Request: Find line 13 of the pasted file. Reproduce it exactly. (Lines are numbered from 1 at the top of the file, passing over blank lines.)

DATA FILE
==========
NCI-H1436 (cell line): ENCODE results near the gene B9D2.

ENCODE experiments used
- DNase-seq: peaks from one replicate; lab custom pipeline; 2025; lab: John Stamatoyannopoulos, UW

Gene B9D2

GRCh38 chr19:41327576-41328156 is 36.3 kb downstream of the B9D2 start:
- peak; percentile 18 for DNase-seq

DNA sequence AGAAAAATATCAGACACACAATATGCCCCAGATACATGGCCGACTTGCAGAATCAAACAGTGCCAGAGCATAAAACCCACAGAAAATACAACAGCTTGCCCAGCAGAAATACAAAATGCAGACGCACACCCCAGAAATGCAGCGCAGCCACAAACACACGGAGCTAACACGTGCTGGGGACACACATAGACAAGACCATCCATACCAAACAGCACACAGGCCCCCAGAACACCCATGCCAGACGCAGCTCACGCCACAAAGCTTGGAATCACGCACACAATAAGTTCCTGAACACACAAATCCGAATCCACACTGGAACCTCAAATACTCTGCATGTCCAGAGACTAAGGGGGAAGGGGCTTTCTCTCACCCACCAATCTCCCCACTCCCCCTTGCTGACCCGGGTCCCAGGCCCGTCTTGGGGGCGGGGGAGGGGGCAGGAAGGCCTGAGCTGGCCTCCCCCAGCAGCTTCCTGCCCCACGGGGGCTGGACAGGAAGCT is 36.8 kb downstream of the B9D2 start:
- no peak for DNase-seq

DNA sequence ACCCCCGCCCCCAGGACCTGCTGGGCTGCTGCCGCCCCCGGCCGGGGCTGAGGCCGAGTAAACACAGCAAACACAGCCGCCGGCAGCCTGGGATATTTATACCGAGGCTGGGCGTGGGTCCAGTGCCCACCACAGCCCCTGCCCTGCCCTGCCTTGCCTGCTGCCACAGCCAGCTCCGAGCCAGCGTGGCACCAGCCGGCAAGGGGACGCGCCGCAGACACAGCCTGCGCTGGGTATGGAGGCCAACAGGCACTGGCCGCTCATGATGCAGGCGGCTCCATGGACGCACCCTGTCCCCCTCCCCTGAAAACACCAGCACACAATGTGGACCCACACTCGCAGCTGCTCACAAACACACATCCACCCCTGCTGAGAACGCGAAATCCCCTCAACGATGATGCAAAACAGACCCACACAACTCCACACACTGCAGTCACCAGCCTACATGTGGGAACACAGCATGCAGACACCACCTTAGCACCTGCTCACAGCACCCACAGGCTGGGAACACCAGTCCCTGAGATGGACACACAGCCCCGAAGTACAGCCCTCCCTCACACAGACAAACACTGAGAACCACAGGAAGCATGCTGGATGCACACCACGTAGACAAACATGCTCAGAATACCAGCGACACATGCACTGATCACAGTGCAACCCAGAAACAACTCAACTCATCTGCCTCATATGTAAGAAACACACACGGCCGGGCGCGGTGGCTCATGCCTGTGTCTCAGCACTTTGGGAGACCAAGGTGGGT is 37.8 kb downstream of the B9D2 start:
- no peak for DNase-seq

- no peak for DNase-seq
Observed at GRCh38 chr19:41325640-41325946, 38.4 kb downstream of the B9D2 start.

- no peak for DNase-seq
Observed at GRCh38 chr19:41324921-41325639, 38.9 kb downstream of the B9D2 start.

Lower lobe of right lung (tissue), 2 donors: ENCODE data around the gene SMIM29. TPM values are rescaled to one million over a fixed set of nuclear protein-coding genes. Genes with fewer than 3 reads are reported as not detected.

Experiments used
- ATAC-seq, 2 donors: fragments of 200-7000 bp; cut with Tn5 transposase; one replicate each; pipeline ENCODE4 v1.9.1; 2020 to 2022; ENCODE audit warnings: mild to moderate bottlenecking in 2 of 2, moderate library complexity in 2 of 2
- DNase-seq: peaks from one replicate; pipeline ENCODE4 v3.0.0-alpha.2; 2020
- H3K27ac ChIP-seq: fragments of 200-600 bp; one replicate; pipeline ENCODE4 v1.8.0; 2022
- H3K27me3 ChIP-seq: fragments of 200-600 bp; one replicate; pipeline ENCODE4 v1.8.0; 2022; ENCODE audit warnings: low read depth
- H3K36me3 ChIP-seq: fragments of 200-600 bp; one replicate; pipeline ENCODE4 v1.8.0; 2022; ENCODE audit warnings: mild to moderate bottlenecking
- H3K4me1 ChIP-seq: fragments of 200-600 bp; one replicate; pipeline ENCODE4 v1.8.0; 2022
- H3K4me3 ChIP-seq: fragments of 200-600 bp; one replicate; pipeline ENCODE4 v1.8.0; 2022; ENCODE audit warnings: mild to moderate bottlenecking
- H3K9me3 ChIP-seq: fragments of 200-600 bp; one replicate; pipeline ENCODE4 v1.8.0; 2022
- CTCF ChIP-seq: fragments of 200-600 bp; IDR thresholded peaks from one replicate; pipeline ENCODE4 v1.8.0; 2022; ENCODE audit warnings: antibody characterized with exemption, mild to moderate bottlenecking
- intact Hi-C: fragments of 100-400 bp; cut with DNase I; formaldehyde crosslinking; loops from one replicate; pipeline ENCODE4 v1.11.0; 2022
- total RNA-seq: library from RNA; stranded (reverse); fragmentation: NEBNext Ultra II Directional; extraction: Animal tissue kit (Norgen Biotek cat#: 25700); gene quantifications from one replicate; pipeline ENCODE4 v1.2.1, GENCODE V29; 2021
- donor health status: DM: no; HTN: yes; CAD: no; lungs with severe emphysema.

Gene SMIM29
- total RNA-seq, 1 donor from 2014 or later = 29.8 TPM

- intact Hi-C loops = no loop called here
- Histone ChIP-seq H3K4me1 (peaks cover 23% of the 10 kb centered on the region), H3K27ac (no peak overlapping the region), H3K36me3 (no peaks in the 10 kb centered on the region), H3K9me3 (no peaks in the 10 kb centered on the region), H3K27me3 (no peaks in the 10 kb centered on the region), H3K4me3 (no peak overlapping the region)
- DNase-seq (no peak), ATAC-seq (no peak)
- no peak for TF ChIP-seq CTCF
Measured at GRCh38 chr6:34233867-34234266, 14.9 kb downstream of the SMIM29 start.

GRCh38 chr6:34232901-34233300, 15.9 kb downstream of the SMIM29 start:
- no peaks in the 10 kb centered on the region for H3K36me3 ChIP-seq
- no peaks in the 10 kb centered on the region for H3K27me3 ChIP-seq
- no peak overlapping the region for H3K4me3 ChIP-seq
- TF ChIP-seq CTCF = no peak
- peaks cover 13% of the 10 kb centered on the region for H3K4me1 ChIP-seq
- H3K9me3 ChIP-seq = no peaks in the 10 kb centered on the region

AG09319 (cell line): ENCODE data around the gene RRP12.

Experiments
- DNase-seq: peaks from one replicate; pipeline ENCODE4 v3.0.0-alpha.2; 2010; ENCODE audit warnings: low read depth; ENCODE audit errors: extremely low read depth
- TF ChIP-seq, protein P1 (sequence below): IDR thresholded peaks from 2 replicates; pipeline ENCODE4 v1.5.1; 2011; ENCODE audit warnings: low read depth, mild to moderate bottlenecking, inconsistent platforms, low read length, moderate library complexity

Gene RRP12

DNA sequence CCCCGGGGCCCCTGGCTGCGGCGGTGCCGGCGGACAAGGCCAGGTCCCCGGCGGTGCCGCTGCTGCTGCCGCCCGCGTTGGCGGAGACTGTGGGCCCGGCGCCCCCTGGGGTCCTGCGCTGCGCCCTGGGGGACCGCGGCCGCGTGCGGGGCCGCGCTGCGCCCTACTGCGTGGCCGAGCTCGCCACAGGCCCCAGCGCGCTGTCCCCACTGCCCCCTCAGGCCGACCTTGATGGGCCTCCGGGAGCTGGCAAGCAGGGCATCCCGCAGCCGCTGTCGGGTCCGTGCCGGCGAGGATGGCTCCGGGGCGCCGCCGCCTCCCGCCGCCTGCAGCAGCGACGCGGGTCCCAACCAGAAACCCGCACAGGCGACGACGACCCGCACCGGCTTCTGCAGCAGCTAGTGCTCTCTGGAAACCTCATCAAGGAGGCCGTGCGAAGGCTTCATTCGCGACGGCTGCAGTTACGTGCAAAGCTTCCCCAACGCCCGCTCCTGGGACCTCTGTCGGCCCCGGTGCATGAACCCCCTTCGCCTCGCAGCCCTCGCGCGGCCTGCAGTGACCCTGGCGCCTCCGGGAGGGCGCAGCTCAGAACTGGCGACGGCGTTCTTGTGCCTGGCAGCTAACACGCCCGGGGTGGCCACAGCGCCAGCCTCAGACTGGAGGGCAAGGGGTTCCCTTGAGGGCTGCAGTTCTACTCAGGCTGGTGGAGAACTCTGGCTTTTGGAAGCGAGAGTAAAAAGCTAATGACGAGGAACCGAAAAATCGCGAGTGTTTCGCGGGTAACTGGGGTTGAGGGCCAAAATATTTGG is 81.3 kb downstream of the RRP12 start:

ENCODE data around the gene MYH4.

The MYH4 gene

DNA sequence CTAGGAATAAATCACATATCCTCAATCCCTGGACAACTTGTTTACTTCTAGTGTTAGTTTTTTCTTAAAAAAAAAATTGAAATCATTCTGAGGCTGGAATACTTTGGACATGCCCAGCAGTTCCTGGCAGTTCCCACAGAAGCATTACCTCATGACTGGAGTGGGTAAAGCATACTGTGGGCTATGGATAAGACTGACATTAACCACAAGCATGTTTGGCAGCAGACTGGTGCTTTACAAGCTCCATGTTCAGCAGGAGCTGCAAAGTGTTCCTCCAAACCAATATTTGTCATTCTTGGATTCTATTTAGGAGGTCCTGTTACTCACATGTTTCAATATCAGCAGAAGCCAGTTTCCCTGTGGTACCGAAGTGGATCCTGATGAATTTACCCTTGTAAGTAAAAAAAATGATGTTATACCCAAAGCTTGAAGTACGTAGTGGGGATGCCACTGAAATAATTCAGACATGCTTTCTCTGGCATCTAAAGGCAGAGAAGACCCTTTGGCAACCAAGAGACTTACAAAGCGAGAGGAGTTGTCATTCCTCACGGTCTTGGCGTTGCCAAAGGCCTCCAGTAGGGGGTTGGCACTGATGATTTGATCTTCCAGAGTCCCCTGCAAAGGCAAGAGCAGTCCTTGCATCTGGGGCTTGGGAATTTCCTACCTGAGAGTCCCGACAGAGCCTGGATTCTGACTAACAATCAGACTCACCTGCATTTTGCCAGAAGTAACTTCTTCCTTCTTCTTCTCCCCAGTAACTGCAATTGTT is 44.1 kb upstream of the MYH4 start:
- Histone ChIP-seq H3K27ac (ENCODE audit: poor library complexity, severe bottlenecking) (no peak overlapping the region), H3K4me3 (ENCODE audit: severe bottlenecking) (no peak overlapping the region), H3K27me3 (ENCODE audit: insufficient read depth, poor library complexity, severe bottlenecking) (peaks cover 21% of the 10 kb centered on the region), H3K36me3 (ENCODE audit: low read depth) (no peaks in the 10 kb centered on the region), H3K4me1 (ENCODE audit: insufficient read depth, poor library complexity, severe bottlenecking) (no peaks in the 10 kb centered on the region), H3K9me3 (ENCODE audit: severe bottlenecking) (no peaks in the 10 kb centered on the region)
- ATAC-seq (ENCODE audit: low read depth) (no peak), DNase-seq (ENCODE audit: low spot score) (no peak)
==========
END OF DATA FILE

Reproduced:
- no peak for DNase-seq